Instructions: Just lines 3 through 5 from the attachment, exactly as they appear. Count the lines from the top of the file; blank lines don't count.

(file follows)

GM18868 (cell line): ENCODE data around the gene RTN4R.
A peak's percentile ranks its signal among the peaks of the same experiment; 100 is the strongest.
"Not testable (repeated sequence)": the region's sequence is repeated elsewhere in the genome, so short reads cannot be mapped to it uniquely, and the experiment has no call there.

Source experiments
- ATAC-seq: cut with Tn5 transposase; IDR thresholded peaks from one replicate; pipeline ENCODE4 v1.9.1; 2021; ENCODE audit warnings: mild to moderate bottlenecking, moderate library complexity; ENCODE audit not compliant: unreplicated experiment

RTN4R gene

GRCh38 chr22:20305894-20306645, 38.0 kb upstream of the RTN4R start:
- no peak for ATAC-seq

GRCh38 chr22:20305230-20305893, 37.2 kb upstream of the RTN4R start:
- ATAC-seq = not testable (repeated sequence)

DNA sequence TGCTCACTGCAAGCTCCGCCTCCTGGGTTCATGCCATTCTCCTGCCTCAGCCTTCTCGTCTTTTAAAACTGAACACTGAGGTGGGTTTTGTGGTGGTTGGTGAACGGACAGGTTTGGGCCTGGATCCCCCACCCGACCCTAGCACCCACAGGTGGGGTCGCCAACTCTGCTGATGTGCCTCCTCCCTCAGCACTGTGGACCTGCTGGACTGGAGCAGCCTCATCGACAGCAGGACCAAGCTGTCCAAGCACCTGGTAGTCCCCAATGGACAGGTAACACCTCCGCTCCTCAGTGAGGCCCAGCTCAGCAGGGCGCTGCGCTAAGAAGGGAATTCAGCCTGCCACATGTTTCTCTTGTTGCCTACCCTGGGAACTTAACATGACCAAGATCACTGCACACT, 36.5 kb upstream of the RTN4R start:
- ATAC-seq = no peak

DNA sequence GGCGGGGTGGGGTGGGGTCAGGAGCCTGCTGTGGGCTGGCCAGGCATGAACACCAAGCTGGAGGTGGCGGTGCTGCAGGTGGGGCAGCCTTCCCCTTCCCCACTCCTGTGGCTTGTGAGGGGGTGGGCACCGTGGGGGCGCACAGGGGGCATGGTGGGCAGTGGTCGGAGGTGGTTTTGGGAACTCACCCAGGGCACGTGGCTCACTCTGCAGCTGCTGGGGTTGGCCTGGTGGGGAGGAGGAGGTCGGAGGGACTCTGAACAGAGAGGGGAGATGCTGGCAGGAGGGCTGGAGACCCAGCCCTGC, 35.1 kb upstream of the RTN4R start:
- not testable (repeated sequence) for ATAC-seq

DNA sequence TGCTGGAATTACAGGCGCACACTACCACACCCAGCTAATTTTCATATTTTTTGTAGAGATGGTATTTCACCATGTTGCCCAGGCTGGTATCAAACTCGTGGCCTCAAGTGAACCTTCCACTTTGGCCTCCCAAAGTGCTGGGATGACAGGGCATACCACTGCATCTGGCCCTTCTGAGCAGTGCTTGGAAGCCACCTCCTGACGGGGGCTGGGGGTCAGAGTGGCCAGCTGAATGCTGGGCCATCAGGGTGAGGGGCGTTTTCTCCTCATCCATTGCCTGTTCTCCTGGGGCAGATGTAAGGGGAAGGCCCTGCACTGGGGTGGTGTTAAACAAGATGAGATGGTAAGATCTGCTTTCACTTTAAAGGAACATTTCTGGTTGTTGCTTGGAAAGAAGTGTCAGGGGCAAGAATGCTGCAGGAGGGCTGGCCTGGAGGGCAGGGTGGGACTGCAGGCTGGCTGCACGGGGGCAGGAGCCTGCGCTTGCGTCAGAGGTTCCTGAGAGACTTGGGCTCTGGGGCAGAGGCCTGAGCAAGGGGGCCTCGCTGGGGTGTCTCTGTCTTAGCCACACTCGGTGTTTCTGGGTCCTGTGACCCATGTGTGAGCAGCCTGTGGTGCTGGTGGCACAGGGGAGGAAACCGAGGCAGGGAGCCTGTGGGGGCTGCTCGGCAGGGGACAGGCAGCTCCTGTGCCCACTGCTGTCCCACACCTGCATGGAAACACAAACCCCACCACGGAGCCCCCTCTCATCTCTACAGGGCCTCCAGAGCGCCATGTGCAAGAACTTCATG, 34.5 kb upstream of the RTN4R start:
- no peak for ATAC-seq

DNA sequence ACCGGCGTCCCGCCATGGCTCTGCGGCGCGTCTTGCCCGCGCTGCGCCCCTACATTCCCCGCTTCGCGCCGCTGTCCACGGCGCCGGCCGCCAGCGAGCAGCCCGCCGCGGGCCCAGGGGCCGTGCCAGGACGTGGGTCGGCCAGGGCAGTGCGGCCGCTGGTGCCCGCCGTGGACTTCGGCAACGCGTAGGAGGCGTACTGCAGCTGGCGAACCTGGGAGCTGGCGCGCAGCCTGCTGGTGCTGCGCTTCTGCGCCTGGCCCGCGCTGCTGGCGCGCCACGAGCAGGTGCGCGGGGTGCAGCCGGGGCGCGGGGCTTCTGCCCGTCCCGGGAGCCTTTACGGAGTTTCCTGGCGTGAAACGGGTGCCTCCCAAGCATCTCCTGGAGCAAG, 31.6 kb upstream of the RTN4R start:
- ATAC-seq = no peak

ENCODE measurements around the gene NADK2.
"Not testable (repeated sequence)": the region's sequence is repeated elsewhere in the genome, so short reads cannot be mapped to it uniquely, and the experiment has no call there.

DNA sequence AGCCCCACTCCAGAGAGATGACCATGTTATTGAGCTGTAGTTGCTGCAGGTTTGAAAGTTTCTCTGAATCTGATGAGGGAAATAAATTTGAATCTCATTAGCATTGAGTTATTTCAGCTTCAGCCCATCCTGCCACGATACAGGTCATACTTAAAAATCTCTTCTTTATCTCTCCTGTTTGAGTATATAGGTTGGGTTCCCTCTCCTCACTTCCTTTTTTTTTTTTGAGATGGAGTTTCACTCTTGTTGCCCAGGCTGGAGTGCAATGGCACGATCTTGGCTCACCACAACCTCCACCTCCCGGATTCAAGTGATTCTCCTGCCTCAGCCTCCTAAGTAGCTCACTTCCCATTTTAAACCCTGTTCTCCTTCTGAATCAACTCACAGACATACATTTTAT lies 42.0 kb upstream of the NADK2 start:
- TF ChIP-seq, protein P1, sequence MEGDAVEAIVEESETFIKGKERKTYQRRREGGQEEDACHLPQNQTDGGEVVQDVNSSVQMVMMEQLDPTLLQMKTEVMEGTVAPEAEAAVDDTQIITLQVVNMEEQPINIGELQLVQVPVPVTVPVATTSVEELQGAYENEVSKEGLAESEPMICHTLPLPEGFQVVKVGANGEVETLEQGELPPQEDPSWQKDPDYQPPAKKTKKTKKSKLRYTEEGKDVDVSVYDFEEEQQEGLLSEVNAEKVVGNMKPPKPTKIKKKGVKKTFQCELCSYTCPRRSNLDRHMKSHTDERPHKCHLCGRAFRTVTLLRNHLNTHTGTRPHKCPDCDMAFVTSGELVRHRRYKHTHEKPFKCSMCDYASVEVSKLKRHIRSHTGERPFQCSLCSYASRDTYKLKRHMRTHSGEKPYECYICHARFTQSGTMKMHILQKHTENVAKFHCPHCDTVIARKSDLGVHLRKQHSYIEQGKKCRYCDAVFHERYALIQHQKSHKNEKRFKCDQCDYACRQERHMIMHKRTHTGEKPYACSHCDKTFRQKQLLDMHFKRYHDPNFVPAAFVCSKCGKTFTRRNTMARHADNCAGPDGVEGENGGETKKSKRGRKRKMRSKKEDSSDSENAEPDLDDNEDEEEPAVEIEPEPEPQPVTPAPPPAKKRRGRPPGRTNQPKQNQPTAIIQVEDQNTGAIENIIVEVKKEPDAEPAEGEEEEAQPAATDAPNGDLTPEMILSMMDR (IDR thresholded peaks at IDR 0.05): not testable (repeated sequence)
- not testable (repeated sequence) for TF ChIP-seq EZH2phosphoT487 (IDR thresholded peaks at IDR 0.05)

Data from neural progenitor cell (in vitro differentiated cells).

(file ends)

"Not testable (repeated sequence)": the region's sequence is repeated elsewhere in the genome, so short reads cannot be mapped to it uniquely, and the experiment has no call there.

Source experiments
- ATAC-seq: cut with Tn5 transposase; IDR thresholded peaks from one replicate; pipeline ENCODE4 v1.9.1; 2021; ENCODE audit warnings: mild to moderate bottlenecking, moderate library complexity; ENCODE audit not compliant: unreplicated experiment